|Protein folding at extreme temperatures: current issues|
In: Seminars in Cell & Developmental Biology. ACADEMIC PRESS LTD- ELSEVIER SCIENCE LTD: London. ISSN 1084-9521
Protein folding; Extremophiles; Trigger factor; Prolyl isomerization;Thermodynamic stability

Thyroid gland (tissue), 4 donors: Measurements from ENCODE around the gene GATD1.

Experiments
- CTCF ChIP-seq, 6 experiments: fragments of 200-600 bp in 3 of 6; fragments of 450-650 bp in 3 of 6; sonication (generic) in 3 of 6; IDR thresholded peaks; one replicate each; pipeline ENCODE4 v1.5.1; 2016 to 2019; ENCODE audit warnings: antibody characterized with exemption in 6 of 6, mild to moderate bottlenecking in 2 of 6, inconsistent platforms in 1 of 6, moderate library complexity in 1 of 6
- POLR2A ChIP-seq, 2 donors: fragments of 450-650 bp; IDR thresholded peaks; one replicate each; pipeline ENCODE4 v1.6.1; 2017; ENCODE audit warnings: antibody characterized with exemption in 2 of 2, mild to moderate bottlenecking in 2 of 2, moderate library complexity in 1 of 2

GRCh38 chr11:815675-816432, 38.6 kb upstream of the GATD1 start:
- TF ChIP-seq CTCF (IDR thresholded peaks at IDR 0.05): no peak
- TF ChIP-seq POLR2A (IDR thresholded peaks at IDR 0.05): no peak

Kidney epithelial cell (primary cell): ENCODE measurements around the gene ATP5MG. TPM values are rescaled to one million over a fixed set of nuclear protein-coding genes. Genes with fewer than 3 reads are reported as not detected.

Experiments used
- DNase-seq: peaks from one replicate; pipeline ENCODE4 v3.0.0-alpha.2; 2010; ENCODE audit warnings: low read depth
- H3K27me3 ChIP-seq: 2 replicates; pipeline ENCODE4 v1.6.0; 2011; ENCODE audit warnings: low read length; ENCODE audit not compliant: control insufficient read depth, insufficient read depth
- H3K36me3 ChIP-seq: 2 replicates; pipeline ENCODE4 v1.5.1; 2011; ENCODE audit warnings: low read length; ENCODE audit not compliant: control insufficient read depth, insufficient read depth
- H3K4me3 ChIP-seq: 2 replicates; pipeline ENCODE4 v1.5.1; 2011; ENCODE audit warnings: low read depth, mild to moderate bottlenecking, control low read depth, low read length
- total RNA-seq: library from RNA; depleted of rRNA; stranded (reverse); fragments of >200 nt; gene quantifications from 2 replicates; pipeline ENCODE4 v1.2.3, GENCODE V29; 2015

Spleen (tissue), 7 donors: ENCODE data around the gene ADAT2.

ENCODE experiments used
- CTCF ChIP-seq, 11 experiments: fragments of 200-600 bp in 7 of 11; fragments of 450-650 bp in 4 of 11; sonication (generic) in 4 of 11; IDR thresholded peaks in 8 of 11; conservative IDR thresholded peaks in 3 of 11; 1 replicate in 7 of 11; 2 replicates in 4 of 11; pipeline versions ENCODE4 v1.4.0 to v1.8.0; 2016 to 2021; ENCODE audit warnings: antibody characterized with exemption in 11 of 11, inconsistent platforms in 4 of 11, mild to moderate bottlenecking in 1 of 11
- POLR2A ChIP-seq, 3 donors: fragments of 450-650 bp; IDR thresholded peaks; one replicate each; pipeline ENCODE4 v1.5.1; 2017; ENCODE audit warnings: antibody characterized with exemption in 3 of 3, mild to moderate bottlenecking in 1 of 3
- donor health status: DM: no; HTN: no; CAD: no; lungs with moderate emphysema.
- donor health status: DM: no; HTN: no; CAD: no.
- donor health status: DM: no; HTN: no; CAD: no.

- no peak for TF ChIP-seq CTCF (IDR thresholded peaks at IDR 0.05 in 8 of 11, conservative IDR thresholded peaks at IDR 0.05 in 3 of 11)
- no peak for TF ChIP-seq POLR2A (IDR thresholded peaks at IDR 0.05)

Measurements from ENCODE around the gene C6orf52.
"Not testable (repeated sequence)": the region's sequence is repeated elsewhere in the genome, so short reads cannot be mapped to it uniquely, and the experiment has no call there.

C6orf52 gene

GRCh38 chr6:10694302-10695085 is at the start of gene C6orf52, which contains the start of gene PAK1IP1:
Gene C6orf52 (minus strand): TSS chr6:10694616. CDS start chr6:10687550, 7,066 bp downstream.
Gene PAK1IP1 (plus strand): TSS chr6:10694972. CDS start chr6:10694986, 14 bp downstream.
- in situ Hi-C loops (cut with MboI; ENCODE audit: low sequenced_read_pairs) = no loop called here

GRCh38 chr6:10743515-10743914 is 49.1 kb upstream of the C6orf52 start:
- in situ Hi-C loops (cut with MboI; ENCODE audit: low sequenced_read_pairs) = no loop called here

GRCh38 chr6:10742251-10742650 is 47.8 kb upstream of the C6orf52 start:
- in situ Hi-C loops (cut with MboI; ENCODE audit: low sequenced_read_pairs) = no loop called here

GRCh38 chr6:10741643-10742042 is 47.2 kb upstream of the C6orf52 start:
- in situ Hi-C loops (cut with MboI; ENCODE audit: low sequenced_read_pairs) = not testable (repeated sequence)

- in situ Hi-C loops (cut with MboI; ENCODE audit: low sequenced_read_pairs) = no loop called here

The range of temperatures compatible with life is currently estimated from −25 °C, as exemplified by metabolically active bacteria between sea ice crystals, and up to 122 °C in hydrothermal vents as exemplified by the archaeon Methanopyrus kandleri. In the context of protein folding, as soon as a polypeptide emerges from the ribosome, it is exposed to the effects of environmental temperatures. Recent investigations have shown that the rate of protein folding is not adapted to extreme temperatures and should be very fast at high temperature and low in cold environments. This lack of adaptation is driven by kinetic constraints on protein stability. To counteract the deleterious effects of fast protein folding in hyperthermophiles, chaperones such as the Trigger Factor hold and slow down the rate of folding intermediates. Prolyl isomerization, a rate-limiting step in the folding of many proteins, is strongly temperature-dependent and impairs folding of psychrophilic proteins in the cold. This is compensated by reduction of the proline content in cold-adapted proteins, by an increased number of prolyl isomerases encoded in the genome of psychrophilic microorganisms and by overexpression of prolyl isomerases under low temperature cultivation. After folding, the native state is reached and although extremophilic proteins share the same fold, dramatic differences in stability have been recorded by differential scanning calorimetry.